H&M’s head of design, Ann-Sofie Johansson, on the challenges of making fashion sustainable and sustainability fashionable
Some people say sustainable fashion can only comes when we change the business model – when profit doesn’t drive everything.
We want to change the model. We’re a big business, but we want to move into circularity, and the vision is to lead that change towards circular and renewable fashion. Yes, we think that’s kind of a ballsy vision – as it should be. We know people will always love fashion; I love fashion. But we want to know that what we consume is good. Moving into circularity is because we know resources are scarce and we can’t go on using things in the same way we have for the last 30 years. Circularity is both our mantra and our vision, so we can continue to make new fashion out of the old. And we do have some tough goals – by 2030, all the fabrics we create will be from sustainable sources.
How tough is that to achieve?
It’s quite tough, because we don’t have those fabrics yet today. We have organic cotton and we have recycled polyester, but there’s only so much you can do with these fabrics. For a smaller range, we have our Conscious Exclusive collection, which is limited. In that, we try out new sustainable fabrics, which hopefully can be scaled up and applied to more of our collections, but there are challenges.
What are those challenges?
Well, there are new fabrics on the market, like grape leather, for example, but the quantity is just so small. So the crucial part is scaling up for us. But we also invest in a lot of different companies and work with scientists. Here, we work with the Hong Kong Research Institute for Textiles and Apparel (HKRITA). The non-profit H&M Foundation did a collaboration with HKRITA; together we have – or they have – come up with a groundbreaking innovation, which is how to recycle blended fabrics. Recycling up to now has been mechanically made, where materials are ripped apart into separate ones. But with this innovation, we can recycle blended materials without any quality loss. For us, that’s really exciting, and also scalable on a larger and more practical level. This applies to all fashion businesses, not just H&M. That will be interesting to watch. The CEO of HKRITA, Edwin Keh, is someone you should talk to – he’s scientific and also really candid about the challenges.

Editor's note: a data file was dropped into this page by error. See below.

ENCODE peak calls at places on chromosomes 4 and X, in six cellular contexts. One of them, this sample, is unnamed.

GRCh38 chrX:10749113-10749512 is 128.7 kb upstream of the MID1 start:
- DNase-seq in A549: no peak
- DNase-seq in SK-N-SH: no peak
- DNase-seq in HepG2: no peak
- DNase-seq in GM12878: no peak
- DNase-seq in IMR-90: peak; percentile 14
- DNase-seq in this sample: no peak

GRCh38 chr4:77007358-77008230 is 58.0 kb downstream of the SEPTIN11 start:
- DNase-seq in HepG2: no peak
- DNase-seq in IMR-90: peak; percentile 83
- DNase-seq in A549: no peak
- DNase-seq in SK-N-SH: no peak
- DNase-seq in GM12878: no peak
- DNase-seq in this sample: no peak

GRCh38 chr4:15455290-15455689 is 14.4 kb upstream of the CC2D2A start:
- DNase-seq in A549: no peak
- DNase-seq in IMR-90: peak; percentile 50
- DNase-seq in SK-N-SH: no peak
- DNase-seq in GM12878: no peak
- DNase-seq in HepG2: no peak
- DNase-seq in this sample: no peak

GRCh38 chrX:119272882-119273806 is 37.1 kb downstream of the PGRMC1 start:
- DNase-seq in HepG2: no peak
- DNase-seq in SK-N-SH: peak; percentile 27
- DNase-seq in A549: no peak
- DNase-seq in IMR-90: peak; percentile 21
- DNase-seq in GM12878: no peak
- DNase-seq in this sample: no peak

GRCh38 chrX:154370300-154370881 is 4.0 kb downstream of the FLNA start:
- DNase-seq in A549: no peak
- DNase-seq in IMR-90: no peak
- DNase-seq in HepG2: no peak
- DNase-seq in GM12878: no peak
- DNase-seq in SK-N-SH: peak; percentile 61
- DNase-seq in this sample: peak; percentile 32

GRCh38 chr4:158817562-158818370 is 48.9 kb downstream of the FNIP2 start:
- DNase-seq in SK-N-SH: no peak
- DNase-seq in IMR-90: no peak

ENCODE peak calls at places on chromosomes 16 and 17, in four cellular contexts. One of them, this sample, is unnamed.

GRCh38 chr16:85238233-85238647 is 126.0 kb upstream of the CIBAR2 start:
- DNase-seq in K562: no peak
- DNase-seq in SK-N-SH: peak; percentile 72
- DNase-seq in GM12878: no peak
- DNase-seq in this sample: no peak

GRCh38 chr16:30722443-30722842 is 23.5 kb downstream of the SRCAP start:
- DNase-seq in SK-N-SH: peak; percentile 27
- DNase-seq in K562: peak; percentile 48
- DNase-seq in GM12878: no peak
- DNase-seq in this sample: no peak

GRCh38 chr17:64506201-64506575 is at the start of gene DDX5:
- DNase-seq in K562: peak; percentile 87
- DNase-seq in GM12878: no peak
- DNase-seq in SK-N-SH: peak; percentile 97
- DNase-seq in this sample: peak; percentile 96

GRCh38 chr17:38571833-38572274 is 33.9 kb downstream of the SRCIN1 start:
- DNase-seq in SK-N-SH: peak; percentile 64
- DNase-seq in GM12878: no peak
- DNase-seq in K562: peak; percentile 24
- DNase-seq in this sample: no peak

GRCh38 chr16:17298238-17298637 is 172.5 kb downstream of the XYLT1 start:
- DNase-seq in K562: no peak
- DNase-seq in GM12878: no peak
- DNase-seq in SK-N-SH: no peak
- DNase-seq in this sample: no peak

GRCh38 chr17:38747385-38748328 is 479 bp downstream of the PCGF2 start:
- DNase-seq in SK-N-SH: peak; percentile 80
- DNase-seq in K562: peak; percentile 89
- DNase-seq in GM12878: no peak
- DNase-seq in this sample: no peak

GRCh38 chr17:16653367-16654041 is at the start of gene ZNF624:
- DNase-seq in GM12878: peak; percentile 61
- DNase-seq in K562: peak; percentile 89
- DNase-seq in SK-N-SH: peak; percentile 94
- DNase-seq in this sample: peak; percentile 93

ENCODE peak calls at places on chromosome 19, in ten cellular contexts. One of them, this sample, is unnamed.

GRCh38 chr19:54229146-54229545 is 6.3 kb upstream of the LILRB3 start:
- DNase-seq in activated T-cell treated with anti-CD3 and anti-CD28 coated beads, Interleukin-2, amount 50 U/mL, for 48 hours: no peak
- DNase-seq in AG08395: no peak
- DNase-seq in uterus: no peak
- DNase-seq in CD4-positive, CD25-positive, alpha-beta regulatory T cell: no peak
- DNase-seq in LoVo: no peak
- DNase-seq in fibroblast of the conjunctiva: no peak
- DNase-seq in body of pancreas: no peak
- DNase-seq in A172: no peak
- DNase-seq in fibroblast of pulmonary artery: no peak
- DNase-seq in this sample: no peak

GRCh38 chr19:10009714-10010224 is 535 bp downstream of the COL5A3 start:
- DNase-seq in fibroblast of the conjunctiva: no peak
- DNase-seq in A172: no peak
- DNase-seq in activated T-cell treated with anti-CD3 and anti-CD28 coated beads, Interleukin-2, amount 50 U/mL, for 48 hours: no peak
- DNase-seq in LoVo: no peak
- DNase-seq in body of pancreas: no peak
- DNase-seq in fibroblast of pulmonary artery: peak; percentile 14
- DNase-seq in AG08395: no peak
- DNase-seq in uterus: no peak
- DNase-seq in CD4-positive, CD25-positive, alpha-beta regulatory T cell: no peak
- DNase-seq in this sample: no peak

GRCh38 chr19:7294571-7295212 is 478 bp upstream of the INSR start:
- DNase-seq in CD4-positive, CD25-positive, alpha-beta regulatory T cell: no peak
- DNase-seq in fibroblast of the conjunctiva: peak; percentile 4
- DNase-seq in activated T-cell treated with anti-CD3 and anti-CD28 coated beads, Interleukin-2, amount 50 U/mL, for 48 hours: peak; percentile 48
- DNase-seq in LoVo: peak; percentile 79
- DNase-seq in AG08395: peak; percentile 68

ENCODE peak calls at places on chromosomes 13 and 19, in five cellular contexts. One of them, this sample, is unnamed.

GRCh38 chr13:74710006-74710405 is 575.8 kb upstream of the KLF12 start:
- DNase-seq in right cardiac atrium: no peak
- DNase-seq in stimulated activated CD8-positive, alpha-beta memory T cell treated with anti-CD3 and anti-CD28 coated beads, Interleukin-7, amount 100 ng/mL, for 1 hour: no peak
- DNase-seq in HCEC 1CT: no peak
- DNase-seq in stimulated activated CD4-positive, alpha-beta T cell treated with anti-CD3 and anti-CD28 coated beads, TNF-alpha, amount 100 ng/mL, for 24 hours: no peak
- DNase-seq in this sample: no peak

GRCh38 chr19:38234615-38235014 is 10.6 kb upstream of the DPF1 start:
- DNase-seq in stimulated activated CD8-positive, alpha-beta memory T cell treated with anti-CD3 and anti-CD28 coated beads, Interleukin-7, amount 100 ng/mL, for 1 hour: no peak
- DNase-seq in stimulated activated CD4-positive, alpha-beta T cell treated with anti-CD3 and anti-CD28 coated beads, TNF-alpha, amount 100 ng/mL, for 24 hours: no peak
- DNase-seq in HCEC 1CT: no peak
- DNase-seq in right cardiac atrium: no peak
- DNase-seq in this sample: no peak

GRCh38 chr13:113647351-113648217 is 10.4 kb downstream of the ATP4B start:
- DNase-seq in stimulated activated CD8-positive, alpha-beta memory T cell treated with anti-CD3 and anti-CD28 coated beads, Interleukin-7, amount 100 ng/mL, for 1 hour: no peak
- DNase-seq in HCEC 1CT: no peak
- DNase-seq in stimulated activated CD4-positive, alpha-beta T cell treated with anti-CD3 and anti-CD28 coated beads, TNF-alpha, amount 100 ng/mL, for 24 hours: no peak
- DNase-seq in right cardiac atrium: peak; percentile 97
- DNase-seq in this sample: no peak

Do you think people’s clothing labels will one day proclaim: “Made in such and such a laboratory”?
Maybe! We want to be as transparent as possible – to say this product is grown from this, or to identify a waste product that has been used. Like grape leather, for example – the leftovers from the wine industry. So now we all have to start drinking more wine! There’s something called orange fibre from the citrus peel, which could become something new.
On the topic of scale, you mentioned grape debris. How much of that is needed to make one bag?
It’s very hard to say with grape debris. The only thing I know is that we do Conscious Exclusives once per year. Last year [in April] we had a dress made from bionic yarn, which comes from plastic waste gathered from the shorelines of China. I can tell you that 89 plastic bottles went into that one dress. And it was really beautiful, too. It’s a good concrete example of this whole process.
What challenges are there that you feel consumers don’t understand about the sustainability debate?
For us, it’s still a question of making fashion that people want to wear. We have to be able to merge the two worlds even better – to make sustainability fashionable and fashion sustainable. That’s the challenge and that’s what Conscious Exclusive is about. We can make really beautiful clothes today using sustainable fabrics and make it all fashionable, because making sustainable clothes just for the sake of sustainability, without making them fashionable, makes no sense. That’s also not sustainable.
How much thought is given to how recyclable a collection is at the end of its life cycle?
To be honest, not enough – we’re not there yet. Again, it’s the marriage of sustainability and fashion. Everybody working at H&M, every designer, knows that we get opportunities and they know our values; they know the fabrics they can choose from. But I wish we could do more – and we have to, especially with 2030 in mind. Though now, with recycling and scientific breakthroughs like recycling-blended fabrics, it has become a bit easier.
What happens to fast fashion when sustainability catches up?
You know, we don’t like this term,“fast fashion”. But I met a professor in England who was thinking of extending the idea further in this way – what if we want to buy a top for going out on Saturday night; could we make it disposable? For example, after you wear it, it disappears, breaks down into cells or fibres, and can be recycled in a new way. You enjoy the party top, then it fades. That changes people’s reaction to “fast fashion” – from something intrinsically bad to something very progressive. We all love new things, we want new things, and this is a way to find novelty and turn that into something positive. We want to do good. That’s also why we want to be on top of change and lead.
Dutch designer Iris Van Herpen talks about not even wearing clothes in the conventional sense.
She’s right! And think about this: maybe you can just scan the image of what you want to wear onto yourself. So you would have, say, a body stocking, and you just scan a picture of that perfect print or the hue you want to wear, or something like that. It’s a sort of virtual reality.
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